I was lucky — or unlucky — enough to have a front-row seat for one of the most surprising and frightening infectious disease outbreaks in recent history. I was working as a reporter in TIME’s Hong Kong office in March 2003, a moment when all the focus was on the soon-to-begin war in Iraq. But as early as February we had started hearing reports of a strange respiratory illness across the border in southern China, where people were supposedly crowding hospitals and disinfecting everything in sight. (The big clue — a run on vinegar in Guangzhou.) But that’s all we knew — and as we found out later, that was all that officials in Hong Kong and disease experts at the World Health Organization (WHO) in Geneva knew either.
The mainland Chinese government was suppressing information about the new disease, and it wasn’t until the government in Vietnam notified the WHO of cases of “atypical pneumonia” in a foreign doctor that the international agency had some official notice. But by that time the disease had spread to Hong Kong, and though the WHO put an emergency travel advisory out on March 15, it was too late. The disease that would be known as “severe acute respiratory syndrome,” or SARS, would eventually infect more than 8,000 people around the world and kill nearly 800. (Check out China Syndrome — a book by Karl Taro Greenfeld, my boss at the time in Hong Kong — for the definitive story of SARS.)
SARS became a symbol of success and failure for the disease detectives at the WHO. Success because a network of microbiologist and epidemiologists managed to isolate and sequence the coronavirus behind the disease incredibly quickly. (The work was actually done at the local University of Hong Kong, which beat the U.S. Centers for Disease Control to the prize — you can read about my visit to their lab in 2003 here.) Once the disease had spread, the global medical community mobilized to stop it, and in the end, kept SARS from getting out of control. But at the same time, outright denial on the part of the Chinese government and weak lines of communication within the WHO made the outbreak much worse than it might have been. Had the WHO more power to investigate reports of new diseases even without the support of national governments, SARS might never have become a household name.
The good news is that for all the complexities of working across borders, the WHO and the international medical establishment is getting better and faster at detecting disease outbreaks — in part because the WHO is, post-SARS, more open to indirect lines of communication. That’s the conclusion of a new study published today in the Proceedings of the National Academy of Science (PNAS). John Brownstein, an epidemiologist at Children’s Hospital Boston, led a team of colleagues who compiled WHO disease outbreak reports over the past 14 years. They found that the time lag between estimate beginning of a disease outbreak and discovery is now an average of 15 days, and has improved at a rate of about 7.3% a year since 1996. The timeliness of public communication of a new disease outbreak (the moment when the media is alerted) has improved as well, at about 6.2% a year, though it still lags behind disease detection by about a week. (Download a PDF of the study here.)
What’s behind the better disease detecting? Brownstein and his colleagues note that the Western Pacific region and Southeast Asia saw particular improvements — possibly due to the higher profile of outbreak reporting following SARS and then avian influenza, which hit Asia hard. Though the bird flu response, like SARS, was marred at first by secrecy on the part of governments afraid of the economic consequences of a H5N1 outbreak, those walls broke down over time. As Brownstein and his colleagues wrote: “This would be a promising improvement, as these regions include many of the world’s developing nations, which have faced challenges with newly emerging and reemerging infectious diseases, with surveillance capacity and reporting, and with potential economic consequences of reporting.”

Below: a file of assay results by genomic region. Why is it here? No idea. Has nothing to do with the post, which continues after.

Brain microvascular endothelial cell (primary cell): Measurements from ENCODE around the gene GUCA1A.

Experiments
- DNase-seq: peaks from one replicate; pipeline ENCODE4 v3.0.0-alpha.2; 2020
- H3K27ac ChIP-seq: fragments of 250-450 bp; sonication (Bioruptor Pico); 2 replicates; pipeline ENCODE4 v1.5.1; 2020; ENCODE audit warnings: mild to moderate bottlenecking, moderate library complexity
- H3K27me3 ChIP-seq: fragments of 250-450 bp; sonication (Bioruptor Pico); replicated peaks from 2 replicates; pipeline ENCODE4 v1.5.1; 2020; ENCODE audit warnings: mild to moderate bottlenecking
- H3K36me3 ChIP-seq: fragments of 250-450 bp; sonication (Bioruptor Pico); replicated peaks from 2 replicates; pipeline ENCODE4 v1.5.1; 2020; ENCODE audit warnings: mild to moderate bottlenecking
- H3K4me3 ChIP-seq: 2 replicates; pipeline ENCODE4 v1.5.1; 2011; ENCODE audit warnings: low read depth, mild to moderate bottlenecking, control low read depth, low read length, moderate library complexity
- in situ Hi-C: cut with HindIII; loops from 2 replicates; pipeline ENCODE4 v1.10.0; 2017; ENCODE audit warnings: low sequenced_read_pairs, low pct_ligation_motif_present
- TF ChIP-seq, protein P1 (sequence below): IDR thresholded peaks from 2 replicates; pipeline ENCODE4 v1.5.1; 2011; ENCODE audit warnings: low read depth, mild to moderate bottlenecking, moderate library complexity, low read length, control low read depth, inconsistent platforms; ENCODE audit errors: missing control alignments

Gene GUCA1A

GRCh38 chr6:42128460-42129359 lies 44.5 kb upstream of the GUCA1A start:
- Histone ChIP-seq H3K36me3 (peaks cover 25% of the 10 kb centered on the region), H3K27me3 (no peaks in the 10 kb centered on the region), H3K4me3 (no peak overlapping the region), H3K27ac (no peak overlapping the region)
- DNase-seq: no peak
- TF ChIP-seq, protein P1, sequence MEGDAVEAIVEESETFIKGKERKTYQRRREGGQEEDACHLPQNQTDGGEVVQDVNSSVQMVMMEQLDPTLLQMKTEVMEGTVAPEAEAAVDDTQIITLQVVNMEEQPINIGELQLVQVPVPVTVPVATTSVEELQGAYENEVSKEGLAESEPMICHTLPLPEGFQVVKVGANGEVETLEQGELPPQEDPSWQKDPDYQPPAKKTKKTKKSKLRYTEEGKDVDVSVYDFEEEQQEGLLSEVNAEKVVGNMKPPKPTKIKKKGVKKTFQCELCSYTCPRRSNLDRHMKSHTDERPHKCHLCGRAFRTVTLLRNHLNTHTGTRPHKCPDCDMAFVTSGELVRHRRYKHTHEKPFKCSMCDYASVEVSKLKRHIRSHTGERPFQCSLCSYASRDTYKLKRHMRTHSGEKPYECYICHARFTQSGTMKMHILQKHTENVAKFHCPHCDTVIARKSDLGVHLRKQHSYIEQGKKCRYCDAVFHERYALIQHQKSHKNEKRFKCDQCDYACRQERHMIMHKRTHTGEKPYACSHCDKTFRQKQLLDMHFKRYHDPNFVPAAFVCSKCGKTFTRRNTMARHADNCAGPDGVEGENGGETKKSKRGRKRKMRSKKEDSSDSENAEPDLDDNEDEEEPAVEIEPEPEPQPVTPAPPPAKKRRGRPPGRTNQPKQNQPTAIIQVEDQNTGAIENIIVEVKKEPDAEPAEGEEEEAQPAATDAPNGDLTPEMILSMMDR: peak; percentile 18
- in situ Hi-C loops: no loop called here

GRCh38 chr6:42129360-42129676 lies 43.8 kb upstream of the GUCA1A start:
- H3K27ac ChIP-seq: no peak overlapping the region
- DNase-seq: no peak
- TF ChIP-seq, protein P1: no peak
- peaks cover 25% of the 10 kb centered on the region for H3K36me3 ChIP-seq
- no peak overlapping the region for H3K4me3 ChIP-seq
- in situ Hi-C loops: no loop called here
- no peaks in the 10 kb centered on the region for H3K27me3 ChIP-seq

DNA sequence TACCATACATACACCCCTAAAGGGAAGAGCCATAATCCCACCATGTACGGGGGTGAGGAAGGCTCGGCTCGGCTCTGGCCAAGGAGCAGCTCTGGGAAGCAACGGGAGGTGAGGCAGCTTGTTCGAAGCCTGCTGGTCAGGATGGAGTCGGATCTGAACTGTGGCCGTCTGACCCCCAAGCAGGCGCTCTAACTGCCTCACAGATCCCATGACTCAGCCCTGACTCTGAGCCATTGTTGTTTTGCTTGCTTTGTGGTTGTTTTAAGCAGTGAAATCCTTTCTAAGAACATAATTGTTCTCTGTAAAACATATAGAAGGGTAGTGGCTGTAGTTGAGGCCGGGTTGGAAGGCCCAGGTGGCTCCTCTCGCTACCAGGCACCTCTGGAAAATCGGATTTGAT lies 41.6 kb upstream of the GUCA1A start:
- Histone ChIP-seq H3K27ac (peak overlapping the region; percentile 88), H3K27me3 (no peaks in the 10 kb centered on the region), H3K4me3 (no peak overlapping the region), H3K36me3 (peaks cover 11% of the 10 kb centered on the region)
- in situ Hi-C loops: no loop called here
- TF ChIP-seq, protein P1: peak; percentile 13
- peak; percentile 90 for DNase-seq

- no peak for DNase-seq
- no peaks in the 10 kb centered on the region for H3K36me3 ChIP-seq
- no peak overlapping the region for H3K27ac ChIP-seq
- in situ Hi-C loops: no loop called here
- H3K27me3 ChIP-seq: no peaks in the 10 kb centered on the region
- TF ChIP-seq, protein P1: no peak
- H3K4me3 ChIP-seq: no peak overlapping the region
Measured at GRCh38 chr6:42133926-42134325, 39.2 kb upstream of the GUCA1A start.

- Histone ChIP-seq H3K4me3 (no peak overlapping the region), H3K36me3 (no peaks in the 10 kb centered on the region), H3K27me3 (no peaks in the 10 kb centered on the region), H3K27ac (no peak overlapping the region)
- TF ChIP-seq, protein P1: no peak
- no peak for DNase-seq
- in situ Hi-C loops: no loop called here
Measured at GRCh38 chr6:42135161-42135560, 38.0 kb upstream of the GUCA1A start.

Even more important might have been the establishment in 2000 of the WHO’s Global Outbreak Alert and Response Network (GOARN), a situation room within the WHO that tracks and counters emerging diseases. Also the WHO revised its outdated International Health Regulations in 2005, after both SARS and bird flu, to mandate that countries report “public health emergencies of international concern.” (Before the 2005 revision, there were only a handful of known diseases that required national reporting, allowing an emerging unknown disease like SARS to slip through the cracks.)
It’s not all perfect — the PNAS study notes that disease reporting still lags in Africa, which has been home to around half of the WHO’s reported disease outbreaks over the past 14 years. That’s due largely to insufficient surveillance resources and weak national governments, but it should be a priority to ensure that Africa can pull its weight — it’s more than possible that the next killer bug could come from the crowded streets of Lagos or Cairo.
The WHO and the world itself is better prepared for an emerging disease now than it was in the spring of 2003 — the largely successful response to H1N1/A pandemic flu, however checkered, is proof of that. But as we learned during SARS, when it comes to infectious disease the world is only as strong as its weakest link — and we’re all vulnerable.
Check out John Brownstein’s HealthMap iPhone app, which tracks disease outbreaks in real time.
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